There is More to Schizophrenia Than Most People Realize

Yesterday, I featured a guest post from Celia Aletta Franco-Mora, who was kind enough to let me repost her story about living with schizophrenia. More specifically, Celia talked about having schizoaffective disorder, depressive type. And this brings me to the fact there are several different schizophrenia disorders. 

There is schizophrenia, which is what most people are most familiar with. Critical symptoms of schizophrenia are delusions or hallucinations. Disorganized behavior and speech also are frequent symptoms experienced by those who battle this particular mental illness. Lastly, individuals who battle schizophrenia often have issues with problem solving and memory, although as the movie A Beautiful Mind demonstrates, everyone is different. 

Schizoaffective disorder has the same core symptoms of schizophrenia, symptoms like delusions and hallucinations. However, schizoaffective disorder also features symptoms of mood disorders like depression. So when Celia said yesterday that she lives with depressive type schizoaffective disorder, it means she experiences symptoms of depression alongside the psychotic symptoms of schizophrenia. 

There is also schizotypal disorder. Schizotypal patients will experience the core psychotic symptoms common to both schizophrenia and schizoaffective disorder. However, schizotypal disorder includes personality disorder symptoms. For example, it is often very difficult for schizotypal patients to form close relationships or manage their emotions. This makes it similar in some ways to other personality disorders, such as borderline personality disorder. 

And the fact that schizotypal and schizoaffective disorders overlap with other mental health conditions can make proper diagnosis a challenge. As I’ve said elsewhere, a proper diagnosis is important so that the patient’s medical professional can prescribe the correct medication and can utilize the most effective therapy. This is why the best diagnostic approach is to view a patient over an extended period of time, rather than only at the first appointment or first few appointments. It is also why it is so important to closely monitor someone when they start a new medication or change medications.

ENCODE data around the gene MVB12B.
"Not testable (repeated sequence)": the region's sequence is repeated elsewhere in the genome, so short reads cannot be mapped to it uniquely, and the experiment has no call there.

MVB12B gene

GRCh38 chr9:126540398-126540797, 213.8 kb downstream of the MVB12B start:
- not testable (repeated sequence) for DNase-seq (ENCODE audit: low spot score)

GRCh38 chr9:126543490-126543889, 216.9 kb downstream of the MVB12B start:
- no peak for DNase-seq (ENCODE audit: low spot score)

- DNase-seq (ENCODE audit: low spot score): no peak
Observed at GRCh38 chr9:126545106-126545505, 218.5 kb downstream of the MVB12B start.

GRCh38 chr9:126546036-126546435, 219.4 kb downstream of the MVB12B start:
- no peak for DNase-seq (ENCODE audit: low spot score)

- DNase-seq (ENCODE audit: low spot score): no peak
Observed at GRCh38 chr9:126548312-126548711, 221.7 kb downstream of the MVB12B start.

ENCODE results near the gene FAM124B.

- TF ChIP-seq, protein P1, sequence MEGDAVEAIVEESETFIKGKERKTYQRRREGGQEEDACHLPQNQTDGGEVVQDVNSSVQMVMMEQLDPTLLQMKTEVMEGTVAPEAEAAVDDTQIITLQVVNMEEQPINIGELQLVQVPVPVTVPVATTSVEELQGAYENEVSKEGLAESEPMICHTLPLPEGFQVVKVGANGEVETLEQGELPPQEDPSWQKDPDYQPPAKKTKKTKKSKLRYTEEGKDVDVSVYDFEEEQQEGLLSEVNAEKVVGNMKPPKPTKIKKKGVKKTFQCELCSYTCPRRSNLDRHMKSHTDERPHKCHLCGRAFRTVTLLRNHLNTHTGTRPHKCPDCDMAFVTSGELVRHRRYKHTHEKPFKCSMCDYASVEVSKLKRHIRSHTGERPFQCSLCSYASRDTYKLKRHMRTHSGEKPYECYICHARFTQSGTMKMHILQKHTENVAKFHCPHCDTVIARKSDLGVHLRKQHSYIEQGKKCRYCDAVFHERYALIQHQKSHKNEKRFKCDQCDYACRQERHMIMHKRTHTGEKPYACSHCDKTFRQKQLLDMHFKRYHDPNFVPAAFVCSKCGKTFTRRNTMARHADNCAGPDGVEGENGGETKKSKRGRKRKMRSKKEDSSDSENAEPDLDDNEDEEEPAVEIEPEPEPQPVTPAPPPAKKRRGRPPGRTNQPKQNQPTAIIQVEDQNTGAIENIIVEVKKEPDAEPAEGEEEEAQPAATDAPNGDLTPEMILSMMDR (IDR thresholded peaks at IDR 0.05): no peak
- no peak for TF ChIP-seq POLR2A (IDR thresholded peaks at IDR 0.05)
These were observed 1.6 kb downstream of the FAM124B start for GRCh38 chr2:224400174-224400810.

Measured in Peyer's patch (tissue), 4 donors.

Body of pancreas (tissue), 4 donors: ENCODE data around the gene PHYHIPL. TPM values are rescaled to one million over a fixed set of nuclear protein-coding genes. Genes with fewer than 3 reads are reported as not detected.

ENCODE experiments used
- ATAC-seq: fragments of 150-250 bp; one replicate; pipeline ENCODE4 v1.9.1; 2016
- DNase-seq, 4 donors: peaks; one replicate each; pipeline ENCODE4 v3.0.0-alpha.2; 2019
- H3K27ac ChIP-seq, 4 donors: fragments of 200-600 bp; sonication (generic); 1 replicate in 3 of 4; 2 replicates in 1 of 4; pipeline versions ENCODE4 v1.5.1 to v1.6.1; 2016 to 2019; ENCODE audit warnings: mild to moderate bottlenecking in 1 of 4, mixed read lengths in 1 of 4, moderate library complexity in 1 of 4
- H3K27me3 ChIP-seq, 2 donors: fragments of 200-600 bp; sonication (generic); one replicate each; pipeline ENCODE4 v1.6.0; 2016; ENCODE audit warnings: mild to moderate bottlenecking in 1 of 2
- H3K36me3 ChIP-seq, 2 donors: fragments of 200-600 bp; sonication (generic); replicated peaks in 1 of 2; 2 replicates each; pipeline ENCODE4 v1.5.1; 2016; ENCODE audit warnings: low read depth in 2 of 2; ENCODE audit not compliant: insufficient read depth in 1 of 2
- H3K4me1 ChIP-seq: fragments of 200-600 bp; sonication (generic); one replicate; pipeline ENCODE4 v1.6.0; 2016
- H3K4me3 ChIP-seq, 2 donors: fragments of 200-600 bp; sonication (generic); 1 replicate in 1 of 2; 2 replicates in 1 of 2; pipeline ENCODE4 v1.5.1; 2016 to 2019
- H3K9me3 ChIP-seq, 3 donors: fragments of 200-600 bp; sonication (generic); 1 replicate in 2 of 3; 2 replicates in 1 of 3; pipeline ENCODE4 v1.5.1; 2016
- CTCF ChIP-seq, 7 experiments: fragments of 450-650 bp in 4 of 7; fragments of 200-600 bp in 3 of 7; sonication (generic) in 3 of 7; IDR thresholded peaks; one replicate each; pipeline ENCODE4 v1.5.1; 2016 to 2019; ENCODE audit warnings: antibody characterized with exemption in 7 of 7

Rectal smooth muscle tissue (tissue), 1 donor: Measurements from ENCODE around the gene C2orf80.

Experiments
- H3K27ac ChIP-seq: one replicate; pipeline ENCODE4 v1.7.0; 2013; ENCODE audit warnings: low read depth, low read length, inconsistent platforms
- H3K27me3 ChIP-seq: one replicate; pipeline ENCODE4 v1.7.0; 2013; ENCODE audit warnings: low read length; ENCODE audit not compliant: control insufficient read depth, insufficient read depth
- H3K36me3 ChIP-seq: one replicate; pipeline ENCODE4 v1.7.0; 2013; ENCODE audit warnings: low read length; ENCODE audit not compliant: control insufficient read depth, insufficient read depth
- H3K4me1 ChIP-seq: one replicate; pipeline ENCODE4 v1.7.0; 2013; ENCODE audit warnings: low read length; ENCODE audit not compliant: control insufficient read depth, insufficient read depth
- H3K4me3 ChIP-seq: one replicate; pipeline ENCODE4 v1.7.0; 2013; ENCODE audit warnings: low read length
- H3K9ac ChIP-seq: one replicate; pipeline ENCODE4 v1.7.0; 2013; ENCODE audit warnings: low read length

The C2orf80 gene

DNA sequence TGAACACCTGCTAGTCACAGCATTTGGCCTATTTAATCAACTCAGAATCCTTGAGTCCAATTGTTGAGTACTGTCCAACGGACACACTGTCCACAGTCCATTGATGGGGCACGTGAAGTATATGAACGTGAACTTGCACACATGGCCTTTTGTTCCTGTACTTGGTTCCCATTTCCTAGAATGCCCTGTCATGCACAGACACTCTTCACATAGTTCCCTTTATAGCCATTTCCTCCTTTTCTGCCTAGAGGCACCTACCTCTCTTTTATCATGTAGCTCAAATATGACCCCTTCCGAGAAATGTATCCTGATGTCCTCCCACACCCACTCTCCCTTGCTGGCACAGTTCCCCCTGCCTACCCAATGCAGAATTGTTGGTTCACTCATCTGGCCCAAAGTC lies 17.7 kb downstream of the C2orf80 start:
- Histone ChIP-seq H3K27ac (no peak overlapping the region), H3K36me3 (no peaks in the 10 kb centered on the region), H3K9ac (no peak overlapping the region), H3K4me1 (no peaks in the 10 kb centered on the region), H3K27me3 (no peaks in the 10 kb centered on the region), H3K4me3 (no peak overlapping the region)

Celia’s post yesterday also included one other term I want to touch on, which is anosognosia, which is a fancy Greek term for lacking awareness or insight. In other words, it means not being able to recognize the realities of their condition. These patients don’t realize that their symptoms are part of a known condition. This can be particularly dangerous because it can be a barrier to recovery.

Lastly, I want to point out that when I use the word psychotic, I am using it in the clinical sense. Too many people use psychotic loosely, trying to describe behaviors they don’t agree with or don’t understand. They throw it around as an insult, which sadly only contributes to the stigma surrounding mental illness. This is why it is so important to differentiate proper clinical terms, which are good, as opposed to improper uses of those terms, which are harmful and fuel stigma.

Hopefully, this discussion has helped shine more light on the types of battles facing those who live with schizo-disorders. And as always, thanks for reading.

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